Building sustainably: Looking towards the future
Managing resources we have at our disposal in a forward-looking, responsible and economical way is what sustainability’s about. This is a stance that should be applied to all areas of life, even architecture. But what does that mean specifically? When is a building considered to be sustainably built and how do you recognise sustainable building?
Why build sustainably?
True sustainability has many aspects, such as those ecological and economic, but social justice is also an important component of sustainable action. The driving thought behind this is that nowadays we want to lead positive, healthy lives, but without jeopardising the development of future generations.
Consistently sustainable architecture is therefore based on good ecobalance, with the goal of protecting the climate and resources and promoting healthy environments. This means that sustainable architecture involves building dimensioning, ground-plan division, the choice of materials and technical systems related to energy expenditure, ecological compatibility and recyclability. But even social components, such as good working conditions for employees of material manufacturers or the avoidance of products produced through child labour, play a role in sustainable building.
Consequently, sustainably building is not just doing the environment a favour, but society as well. Even you personally benefit through advantages such as lower energy costs, a healthy indoor climate and durable building materials.
Modern construction techniques and innovative materials
Sustainable, recyclable materials and energy-saving technology are two important cornerstones for saving resources and reducing environmental impact. In terms of building materials, the trend is going towards products made from renewable raw materials. For example, plant insulation, natural wooden building materials with less primary energy consumption and robust, long-lasting materials with heating and climate technology based on renewable energy. Using innovative construction concepts, sustainable architecture can be used to achieve highly livable buildings.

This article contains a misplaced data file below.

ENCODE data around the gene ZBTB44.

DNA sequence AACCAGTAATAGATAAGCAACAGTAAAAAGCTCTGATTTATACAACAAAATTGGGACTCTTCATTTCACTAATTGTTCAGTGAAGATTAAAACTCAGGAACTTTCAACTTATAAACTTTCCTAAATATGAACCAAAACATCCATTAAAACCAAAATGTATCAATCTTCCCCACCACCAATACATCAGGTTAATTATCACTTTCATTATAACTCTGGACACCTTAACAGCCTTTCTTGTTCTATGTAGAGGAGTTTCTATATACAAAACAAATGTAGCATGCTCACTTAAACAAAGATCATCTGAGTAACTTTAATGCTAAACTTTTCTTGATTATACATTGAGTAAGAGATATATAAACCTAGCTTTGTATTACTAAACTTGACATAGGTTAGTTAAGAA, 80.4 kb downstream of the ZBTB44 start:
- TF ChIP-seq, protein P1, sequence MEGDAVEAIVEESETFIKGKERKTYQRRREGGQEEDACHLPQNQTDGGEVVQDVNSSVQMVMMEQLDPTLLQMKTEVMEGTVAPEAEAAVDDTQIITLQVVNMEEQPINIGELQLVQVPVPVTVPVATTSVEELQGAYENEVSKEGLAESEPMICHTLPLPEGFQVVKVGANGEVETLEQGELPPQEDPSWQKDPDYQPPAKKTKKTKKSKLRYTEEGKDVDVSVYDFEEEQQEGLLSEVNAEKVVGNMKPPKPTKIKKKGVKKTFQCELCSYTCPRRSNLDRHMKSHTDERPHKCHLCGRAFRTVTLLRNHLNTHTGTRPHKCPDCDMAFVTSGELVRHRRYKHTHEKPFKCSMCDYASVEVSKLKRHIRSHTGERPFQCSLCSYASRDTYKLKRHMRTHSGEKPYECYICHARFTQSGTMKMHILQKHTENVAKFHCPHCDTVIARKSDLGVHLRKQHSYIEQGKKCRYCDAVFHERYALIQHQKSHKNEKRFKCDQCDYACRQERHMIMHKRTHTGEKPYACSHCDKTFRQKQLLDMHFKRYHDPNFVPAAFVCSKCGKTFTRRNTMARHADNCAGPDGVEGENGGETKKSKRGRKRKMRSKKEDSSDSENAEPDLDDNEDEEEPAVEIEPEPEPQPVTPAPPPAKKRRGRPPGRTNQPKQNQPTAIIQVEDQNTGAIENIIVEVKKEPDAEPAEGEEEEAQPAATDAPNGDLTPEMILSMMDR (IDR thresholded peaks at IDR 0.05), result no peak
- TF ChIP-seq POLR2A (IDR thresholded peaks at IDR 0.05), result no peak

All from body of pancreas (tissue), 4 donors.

Nowadays, for building technology, there are many efficient systems to choose from that get their energy from natural sources. For example, heat pumps draw environmental heat from the earth, groundwater and air to a heating level in an energy-efficient manner; pellet boilers generate heat using wood, a carbon-neutral, renewable raw material; and solar thermal energy uses energy from the sun to heat water. Sustainable heating techniques such as these do away with fossil fuels for the most part and are energy-efficient, allowing for healthy, environmentally friendly space heating with a low environmental impact. But sustainable architecture isn’t just about heating when it comes to technological innovations. In ecological buildings, part of the energy demand is almost always covered by solar power installations. Frequently, rainwater harvesting systems are used as well, saving precious drinking water by utilising rainwater for washing or toilet flushing.
But there’s more to sustainable architecture than this. It connects housing developments to the surrounding landscape, breaks down, at least partially, the separation between us and nature and protects the environment in the following ways. For example, green roofs and walls are also sustainable, as they create a healthy micro-climate around the building. Green roofs and façades take pollutants and CO2 out of the air, retain rainwater and reduce noise pollution. They also provide heat insulation and help to save on energy used for heating and air conditioning.
Another aspect of sustainable building is that buildings are planned compactly according to the premise of making the best use of the space available and leaving space for green areas and natural growth.
Principles for a greener future